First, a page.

There was also to be a marriage grant, maternity grant and benefit, some specific training grants and a death grant. The key feature was that people were eligible to receive these benefits and grants because they had contributed. Rich and poor 'paid the stamp' and could claim as of right because of this.

For those who had not paid enough contributions or were not contributing to the national insurance scheme, there was a second tier of welfare provision, national assistance. The financial side of this (later to be renamed supplementary benefit and later still, income support) was meant to be a supplement to the main scheme rather than to be central. The main scheme was universal - everyone had a right to it based on contributions. Only if supplementary help was needed did the 'means test' come into play, enquiring into your savings and your circumstances - who lived with whom, who was dependent on whom, and so on.

Alongside these financial security provisions for all, there would be universal access to education and to health services. These would be funded from taxation and would be free at the point of use. Again everyone in work would pay, but in this case, since taxation increased with increasing income, the rich would pay more.

The package overall gave meaning to the proud boast that the welfare state provided care for everyone - protection 'from cradle to grave'. For it all to happen, however, there had to be full employment. The government would give top priority to the rebuilding of a strong, peacetime economy and the redeployment of troops into civilian work. Only if the workers were in work would they be contributing to the scheme.

Following are some of the comments made at the time by ordinary people who were questioned by teams of social researchers gauging reactions to the report and to the publicity that surrounded it. These are drawn from Mass Observation and give a first hint of the reception that Beveridge received:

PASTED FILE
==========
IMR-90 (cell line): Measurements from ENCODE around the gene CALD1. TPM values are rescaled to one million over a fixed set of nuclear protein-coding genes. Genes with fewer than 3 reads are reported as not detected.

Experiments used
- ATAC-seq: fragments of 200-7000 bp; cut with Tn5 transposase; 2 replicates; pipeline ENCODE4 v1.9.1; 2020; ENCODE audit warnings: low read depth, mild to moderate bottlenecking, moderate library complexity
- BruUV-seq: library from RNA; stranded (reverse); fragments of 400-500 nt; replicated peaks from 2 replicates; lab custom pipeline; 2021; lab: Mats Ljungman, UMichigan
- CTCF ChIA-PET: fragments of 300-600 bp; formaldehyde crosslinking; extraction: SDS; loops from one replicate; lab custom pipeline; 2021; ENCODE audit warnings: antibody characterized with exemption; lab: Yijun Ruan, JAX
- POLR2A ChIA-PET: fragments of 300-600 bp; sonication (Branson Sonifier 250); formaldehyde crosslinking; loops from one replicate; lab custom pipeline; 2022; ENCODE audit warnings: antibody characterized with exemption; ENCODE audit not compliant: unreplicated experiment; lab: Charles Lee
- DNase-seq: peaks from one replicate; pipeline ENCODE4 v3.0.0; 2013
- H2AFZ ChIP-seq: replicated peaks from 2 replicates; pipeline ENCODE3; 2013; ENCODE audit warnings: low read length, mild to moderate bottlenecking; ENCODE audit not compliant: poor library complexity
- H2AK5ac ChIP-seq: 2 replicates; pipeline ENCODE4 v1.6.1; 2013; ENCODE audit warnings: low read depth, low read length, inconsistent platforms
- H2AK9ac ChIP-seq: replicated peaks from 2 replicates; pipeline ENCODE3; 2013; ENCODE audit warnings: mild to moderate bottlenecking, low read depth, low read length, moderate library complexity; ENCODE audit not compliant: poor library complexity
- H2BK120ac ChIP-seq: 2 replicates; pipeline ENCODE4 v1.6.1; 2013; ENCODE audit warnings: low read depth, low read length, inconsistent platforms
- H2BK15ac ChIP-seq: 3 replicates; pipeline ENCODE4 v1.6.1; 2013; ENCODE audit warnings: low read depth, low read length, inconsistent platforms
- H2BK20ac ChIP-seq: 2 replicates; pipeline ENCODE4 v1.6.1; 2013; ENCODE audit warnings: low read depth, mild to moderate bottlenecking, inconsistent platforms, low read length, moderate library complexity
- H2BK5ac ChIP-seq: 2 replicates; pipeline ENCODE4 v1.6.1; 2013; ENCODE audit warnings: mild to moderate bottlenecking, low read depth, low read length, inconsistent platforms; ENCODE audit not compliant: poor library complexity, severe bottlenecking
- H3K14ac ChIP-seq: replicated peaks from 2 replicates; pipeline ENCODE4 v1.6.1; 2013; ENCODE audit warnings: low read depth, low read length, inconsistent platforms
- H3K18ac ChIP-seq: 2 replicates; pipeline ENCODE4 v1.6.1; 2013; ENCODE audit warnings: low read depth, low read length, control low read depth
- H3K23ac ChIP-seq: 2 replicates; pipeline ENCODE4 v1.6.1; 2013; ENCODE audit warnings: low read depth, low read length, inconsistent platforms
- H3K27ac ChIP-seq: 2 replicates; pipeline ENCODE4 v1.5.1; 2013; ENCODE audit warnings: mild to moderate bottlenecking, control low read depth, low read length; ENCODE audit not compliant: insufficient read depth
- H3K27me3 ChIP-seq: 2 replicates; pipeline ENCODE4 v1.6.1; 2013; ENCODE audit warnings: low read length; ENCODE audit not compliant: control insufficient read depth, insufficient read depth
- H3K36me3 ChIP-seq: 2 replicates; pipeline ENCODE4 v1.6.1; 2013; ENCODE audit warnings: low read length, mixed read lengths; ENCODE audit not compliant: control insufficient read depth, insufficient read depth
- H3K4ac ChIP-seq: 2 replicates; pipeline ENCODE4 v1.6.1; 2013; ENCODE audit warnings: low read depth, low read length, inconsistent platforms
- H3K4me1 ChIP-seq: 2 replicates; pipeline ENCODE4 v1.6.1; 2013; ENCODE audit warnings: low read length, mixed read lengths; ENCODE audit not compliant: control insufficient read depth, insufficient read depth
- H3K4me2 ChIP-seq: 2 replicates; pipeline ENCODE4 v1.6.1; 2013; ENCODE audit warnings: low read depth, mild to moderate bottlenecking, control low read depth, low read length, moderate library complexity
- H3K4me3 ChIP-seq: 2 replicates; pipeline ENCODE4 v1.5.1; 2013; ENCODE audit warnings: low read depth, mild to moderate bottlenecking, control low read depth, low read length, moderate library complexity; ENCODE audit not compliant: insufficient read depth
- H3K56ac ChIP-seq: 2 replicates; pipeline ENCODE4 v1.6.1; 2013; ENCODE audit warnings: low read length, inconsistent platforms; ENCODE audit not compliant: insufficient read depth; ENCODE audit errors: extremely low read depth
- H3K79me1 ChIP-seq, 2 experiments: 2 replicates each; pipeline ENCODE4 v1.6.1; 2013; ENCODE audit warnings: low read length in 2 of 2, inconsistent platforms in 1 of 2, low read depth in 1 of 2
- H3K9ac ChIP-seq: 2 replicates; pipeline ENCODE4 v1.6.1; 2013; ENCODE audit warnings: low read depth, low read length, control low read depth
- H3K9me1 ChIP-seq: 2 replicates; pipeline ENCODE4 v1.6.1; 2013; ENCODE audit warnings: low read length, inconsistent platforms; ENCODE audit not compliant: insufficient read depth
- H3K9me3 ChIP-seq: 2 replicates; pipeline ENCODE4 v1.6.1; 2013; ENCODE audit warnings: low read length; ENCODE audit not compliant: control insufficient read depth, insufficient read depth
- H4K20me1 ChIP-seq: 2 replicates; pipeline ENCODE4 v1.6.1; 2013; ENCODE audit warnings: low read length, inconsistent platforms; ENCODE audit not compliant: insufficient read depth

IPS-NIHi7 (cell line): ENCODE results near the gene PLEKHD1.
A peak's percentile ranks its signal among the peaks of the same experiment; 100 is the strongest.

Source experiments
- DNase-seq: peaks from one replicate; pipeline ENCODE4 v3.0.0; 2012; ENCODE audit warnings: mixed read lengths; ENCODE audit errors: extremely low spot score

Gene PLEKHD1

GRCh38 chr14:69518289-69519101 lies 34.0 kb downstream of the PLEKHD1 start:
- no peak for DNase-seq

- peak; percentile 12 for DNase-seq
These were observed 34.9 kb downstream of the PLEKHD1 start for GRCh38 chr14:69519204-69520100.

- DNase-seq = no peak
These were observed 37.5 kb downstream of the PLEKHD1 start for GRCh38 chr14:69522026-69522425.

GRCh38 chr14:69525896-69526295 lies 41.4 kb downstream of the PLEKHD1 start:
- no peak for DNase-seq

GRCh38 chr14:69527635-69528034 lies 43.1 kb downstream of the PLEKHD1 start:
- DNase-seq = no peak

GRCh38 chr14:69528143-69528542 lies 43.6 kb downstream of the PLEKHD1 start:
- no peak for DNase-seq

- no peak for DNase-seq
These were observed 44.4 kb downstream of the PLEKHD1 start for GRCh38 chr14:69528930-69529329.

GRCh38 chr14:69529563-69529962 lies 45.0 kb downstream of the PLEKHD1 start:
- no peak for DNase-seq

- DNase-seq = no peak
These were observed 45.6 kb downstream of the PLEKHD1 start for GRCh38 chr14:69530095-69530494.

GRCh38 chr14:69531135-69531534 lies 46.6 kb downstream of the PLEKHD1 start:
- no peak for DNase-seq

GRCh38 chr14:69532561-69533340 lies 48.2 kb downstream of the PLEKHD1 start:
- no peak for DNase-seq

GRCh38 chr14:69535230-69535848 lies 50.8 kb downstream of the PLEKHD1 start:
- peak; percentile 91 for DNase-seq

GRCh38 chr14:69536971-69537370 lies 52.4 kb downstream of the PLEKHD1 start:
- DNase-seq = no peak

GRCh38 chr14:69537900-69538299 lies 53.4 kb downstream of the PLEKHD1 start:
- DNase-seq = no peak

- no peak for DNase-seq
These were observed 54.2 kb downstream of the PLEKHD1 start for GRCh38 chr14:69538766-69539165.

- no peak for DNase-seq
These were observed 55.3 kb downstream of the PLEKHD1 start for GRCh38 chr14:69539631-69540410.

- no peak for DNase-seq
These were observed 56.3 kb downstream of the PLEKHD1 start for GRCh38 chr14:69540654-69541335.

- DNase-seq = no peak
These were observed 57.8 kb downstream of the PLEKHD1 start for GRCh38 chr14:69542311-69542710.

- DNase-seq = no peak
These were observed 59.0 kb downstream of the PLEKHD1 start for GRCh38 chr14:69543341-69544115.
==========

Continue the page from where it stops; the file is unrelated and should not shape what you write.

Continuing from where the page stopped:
What did people think of the Beveridge report?

Positive comments were in a clear majority:

'It's the goods! All the yearnings, hopes, dreams and theories of socialists for the past half century have been crystallised into a practical economic formula. Equity for the "lowest common denominator" I was staggered by its comprehension'.
(Insurance clerk, male, 39, Newport)

'It gave me a feeling there was something to work for and fight for after all and that our efforts might be rewarded by some real social improvement, giving means to the phrase "winning the peace".
(Royal Artillery, male, 29)

'I am aware of a new feeling of confidence in myself as a member of a democratic society when I see those social reforms which I have considered necessary for such long time actually taking shape'.
(Accountant, male, 40, Prestwick)

But there were negative comments too:

'My friends seem to think it's a clever piece of eyewash to retain the capitalist system by getting the people on its side'.
(Student, male, 22, Enfield)

"A lot of blah" is the most frequent remark from the women in the factory. "Don't believe a word of it; we're 'eard these promises before".
(Stores Keeper, female, 57, Winchcombe)

'I think it is direct encouragement to the lower type of humanity to breed like rabbits' (Temporary civil servant, female, 38)

Further reading
Social Insurance and Allied Servies (The Beveridge Report)
William Beveridge, (Cmd 6404), HMSO

Welfare and the State - Who Benefits?
L. Bryson, L. Macmillan

'December 1942: Beveridge Observed: Mass Observation and the Beveridge Report'
by J. Jacobs, from
Beveridge 1942- 1992: Papers to Mark the 50th Anniversary of the Beveridge Report
edited by J Jacobs, J, Whiting and Birch Books

About this extract

This article is adapted from the study material from the Open University course Understanding Health & Social Care.